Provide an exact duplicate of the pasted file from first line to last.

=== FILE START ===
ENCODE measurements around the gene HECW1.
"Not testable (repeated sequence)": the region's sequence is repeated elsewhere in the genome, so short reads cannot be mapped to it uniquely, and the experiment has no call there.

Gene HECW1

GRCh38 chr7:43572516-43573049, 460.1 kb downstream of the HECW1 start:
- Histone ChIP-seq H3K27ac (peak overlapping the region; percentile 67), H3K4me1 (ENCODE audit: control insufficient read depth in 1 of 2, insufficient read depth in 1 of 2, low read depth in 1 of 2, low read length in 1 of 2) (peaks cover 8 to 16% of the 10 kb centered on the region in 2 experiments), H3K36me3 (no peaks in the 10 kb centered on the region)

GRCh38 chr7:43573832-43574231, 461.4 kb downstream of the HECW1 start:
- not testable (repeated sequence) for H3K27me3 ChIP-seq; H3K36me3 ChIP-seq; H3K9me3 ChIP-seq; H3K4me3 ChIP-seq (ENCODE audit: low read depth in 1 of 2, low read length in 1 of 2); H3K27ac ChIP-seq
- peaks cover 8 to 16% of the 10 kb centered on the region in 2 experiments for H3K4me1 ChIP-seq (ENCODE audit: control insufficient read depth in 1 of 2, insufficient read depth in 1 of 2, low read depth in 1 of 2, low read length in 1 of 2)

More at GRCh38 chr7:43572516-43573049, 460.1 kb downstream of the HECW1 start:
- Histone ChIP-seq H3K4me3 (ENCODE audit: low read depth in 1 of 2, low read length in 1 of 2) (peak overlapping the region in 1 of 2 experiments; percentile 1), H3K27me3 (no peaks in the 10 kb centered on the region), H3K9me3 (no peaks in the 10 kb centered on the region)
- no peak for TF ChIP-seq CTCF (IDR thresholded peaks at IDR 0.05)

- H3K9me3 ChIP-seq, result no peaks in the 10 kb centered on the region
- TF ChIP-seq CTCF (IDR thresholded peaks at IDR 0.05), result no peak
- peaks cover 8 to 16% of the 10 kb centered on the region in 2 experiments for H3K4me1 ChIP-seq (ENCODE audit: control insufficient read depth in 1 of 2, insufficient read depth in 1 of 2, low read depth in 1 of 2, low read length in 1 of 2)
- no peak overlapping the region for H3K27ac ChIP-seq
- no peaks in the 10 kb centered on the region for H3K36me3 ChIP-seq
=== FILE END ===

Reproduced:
ENCODE measurements around the gene HECW1.
"Not testable (repeated sequence)": the region's sequence is repeated elsewhere in the genome, so short reads cannot be mapped to it uniquely, and the experiment has no call there.

Gene HECW1

GRCh38 chr7:43572516-43573049, 460.1 kb downstream of the HECW1 start:
- Histone ChIP-seq H3K27ac (peak overlapping the region; percentile 67), H3K4me1 (ENCODE audit: control insufficient read depth in 1 of 2, insufficient read depth in 1 of 2, low read depth in 1 of 2, low read length in 1 of 2) (peaks cover 8 to 16% of the 10 kb centered on the region in 2 experiments), H3K36me3 (no peaks in the 10 kb centered on the region)

GRCh38 chr7:43573832-43574231, 461.4 kb downstream of the HECW1 start:
- not testable (repeated sequence) for H3K27me3 ChIP-seq; H3K36me3 ChIP-seq; H3K9me3 ChIP-seq; H3K4me3 ChIP-seq (ENCODE audit: low read depth in 1 of 2, low read length in 1 of 2); H3K27ac ChIP-seq
- peaks cover 8 to 16% of the 10 kb centered on the region in 2 experiments for H3K4me1 ChIP-seq (ENCODE audit: control insufficient read depth in 1 of 2, insufficient read depth in 1 of 2, low read depth in 1 of 2, low read length in 1 of 2)

More at GRCh38 chr7:43572516-43573049, 460.1 kb downstream of the HECW1 start:
- Histone ChIP-seq H3K4me3 (ENCODE audit: low read depth in 1 of 2, low read length in 1 of 2) (peak overlapping the region in 1 of 2 experiments; percentile 1), H3K27me3 (no peaks in the 10 kb centered on the region), H3K9me3 (no peaks in the 10 kb centered on the region)
- no peak for TF ChIP-seq CTCF (IDR thresholded peaks at IDR 0.05)

- H3K9me3 ChIP-seq, result no peaks in the 10 kb centered on the region
- TF ChIP-seq CTCF (IDR thresholded peaks at IDR 0.05), result no peak
- peaks cover 8 to 16% of the 10 kb centered on the region in 2 experiments for H3K4me1 ChIP-seq (ENCODE audit: control insufficient read depth in 1 of 2, insufficient read depth in 1 of 2, low read depth in 1 of 2, low read length in 1 of 2)
- no peak overlapping the region for H3K27ac ChIP-seq
- no peaks in the 10 kb centered on the region for H3K36me3 ChIP-seq